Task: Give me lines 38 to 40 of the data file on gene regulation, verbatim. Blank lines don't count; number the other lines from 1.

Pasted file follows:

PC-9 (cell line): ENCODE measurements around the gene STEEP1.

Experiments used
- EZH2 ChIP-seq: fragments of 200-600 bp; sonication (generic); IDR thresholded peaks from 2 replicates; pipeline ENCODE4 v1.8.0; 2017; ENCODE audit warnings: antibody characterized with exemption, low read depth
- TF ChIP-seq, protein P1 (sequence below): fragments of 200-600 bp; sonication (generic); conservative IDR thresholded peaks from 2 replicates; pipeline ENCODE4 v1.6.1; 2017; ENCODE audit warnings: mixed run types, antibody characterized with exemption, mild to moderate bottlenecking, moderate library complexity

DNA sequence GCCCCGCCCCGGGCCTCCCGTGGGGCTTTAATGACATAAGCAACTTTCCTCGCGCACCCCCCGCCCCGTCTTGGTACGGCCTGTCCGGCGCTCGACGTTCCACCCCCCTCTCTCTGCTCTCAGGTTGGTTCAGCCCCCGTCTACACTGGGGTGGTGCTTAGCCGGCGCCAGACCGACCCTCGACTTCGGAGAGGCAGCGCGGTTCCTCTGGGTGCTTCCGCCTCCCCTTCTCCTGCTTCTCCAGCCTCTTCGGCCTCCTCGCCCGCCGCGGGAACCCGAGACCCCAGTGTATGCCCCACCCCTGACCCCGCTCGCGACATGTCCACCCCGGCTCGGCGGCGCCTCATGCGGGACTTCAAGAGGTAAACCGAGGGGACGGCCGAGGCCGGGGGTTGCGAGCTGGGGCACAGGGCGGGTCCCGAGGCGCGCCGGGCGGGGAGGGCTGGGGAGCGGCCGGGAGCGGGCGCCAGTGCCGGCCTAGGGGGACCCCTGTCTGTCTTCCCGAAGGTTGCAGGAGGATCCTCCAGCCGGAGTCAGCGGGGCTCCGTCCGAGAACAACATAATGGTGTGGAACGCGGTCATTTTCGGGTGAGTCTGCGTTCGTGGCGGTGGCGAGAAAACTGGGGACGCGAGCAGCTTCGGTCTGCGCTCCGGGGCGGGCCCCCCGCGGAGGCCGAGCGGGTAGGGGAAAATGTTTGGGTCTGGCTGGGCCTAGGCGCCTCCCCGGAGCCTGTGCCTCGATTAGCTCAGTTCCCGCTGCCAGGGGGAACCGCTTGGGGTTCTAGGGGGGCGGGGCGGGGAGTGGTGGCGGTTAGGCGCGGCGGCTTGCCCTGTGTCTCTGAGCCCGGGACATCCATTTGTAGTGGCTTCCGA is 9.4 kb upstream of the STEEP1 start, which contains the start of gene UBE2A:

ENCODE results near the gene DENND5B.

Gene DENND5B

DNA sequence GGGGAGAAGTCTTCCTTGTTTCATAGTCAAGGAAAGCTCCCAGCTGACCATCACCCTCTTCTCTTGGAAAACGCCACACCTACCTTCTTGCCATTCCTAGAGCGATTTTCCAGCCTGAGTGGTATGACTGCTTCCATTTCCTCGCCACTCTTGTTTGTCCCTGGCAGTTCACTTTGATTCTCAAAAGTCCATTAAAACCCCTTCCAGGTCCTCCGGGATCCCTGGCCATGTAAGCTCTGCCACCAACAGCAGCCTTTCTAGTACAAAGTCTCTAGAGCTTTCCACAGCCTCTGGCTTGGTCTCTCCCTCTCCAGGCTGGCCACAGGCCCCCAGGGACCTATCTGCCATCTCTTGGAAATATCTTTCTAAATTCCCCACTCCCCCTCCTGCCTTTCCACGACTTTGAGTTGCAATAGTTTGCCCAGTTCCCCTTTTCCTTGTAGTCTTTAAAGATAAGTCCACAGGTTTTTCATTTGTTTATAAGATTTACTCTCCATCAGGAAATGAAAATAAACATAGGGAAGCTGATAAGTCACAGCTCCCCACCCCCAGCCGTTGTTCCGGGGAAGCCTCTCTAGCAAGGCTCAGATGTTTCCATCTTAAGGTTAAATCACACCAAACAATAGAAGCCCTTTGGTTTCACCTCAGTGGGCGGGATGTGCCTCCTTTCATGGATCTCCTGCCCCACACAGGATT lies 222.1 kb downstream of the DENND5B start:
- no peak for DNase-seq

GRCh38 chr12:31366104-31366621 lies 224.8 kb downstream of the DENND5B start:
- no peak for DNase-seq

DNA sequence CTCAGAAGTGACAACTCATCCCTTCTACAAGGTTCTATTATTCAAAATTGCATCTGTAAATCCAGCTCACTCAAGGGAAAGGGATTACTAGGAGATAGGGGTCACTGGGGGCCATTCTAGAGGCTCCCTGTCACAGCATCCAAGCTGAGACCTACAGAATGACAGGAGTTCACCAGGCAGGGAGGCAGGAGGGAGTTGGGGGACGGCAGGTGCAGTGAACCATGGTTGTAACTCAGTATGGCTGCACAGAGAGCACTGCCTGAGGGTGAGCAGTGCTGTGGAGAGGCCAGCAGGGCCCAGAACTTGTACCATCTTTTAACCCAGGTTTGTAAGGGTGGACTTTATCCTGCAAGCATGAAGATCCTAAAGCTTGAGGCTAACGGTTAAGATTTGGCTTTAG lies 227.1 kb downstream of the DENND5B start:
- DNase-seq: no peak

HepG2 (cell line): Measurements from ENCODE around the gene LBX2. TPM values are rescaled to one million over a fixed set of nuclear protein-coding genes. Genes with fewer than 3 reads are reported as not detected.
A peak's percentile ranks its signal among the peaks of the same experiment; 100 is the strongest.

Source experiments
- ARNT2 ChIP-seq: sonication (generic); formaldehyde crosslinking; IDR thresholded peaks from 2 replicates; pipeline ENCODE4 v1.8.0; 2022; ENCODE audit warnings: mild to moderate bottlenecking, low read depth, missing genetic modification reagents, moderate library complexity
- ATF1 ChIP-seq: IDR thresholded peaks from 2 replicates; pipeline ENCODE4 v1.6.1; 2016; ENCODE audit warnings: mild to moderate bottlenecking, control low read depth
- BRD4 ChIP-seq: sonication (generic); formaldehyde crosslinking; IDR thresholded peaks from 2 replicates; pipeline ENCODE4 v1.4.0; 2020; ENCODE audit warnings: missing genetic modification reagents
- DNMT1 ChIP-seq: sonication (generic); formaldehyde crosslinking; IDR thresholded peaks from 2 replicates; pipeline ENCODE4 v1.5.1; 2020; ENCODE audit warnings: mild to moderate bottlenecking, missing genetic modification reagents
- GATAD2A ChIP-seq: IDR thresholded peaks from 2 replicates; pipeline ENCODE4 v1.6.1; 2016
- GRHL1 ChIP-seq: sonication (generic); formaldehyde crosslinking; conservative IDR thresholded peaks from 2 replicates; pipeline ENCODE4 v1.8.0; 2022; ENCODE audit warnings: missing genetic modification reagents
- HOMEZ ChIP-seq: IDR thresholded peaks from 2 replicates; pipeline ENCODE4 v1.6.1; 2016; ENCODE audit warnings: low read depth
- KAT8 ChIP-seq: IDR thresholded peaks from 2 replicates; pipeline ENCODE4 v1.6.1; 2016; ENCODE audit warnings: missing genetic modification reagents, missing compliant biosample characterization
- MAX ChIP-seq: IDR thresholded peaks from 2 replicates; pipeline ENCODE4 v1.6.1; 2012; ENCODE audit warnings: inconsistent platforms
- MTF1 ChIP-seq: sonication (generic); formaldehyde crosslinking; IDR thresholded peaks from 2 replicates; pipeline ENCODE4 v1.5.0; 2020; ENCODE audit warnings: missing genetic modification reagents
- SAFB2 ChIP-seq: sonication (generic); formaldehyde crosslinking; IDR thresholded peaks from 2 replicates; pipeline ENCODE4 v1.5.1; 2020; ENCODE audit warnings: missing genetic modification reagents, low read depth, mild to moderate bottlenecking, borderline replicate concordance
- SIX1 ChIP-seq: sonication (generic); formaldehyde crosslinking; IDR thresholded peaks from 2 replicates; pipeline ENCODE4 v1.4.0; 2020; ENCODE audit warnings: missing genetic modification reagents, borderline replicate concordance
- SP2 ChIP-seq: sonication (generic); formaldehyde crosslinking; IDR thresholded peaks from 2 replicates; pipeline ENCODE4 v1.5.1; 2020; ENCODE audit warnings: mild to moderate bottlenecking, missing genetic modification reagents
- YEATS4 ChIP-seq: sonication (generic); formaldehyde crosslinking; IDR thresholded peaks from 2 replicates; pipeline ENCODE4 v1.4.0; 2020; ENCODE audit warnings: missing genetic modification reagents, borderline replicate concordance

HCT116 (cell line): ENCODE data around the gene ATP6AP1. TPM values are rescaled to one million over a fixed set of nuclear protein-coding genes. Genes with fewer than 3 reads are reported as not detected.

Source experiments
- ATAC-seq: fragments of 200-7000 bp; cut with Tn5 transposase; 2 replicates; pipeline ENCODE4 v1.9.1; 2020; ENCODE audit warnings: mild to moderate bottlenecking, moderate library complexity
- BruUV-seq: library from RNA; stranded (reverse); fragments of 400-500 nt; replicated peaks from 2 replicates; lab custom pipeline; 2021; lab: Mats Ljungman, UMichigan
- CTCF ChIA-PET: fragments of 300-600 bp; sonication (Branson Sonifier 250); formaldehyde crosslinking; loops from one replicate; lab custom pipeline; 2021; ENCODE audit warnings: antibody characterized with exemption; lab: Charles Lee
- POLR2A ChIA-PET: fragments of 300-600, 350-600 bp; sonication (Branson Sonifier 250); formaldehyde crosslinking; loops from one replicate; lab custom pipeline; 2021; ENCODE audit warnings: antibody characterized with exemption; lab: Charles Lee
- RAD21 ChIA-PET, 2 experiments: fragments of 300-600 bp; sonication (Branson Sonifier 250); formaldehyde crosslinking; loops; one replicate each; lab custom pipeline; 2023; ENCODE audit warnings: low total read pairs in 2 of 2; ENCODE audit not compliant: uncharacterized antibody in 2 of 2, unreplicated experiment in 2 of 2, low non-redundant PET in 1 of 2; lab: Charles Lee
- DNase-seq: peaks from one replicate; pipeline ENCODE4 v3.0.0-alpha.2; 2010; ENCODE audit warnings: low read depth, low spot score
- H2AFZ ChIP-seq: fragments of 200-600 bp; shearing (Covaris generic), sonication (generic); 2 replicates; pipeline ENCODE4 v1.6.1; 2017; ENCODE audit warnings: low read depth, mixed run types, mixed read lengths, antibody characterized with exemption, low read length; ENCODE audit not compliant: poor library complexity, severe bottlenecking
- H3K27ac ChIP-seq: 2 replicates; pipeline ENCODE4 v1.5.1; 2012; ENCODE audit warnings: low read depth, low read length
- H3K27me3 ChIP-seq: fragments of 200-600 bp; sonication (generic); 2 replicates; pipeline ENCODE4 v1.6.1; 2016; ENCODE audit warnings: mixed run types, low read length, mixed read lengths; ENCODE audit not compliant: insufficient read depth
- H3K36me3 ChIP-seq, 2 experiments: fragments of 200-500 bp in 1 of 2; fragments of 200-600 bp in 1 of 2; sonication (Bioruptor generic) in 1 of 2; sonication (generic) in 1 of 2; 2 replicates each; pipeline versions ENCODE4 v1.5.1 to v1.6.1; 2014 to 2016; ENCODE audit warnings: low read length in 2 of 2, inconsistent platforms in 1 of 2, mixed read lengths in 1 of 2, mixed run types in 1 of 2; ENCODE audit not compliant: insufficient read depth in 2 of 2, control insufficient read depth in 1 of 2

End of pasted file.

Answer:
- DNase-seq: peaks from one replicate; pipeline ENCODE4 v3.0.0-alpha.2; 2010; ENCODE audit warnings: low read depth, low spot score
- H2AFZ ChIP-seq: fragments of 200-600 bp; shearing (Covaris generic), sonication (generic); 2 replicates; pipeline ENCODE4 v1.6.1; 2017; ENCODE audit warnings: low read depth, mixed run types, mixed read lengths, antibody characterized with exemption, low read length; ENCODE audit not compliant: poor library complexity, severe bottlenecking
- H3K27ac ChIP-seq: 2 replicates; pipeline ENCODE4 v1.5.1; 2012; ENCODE audit warnings: low read depth, low read length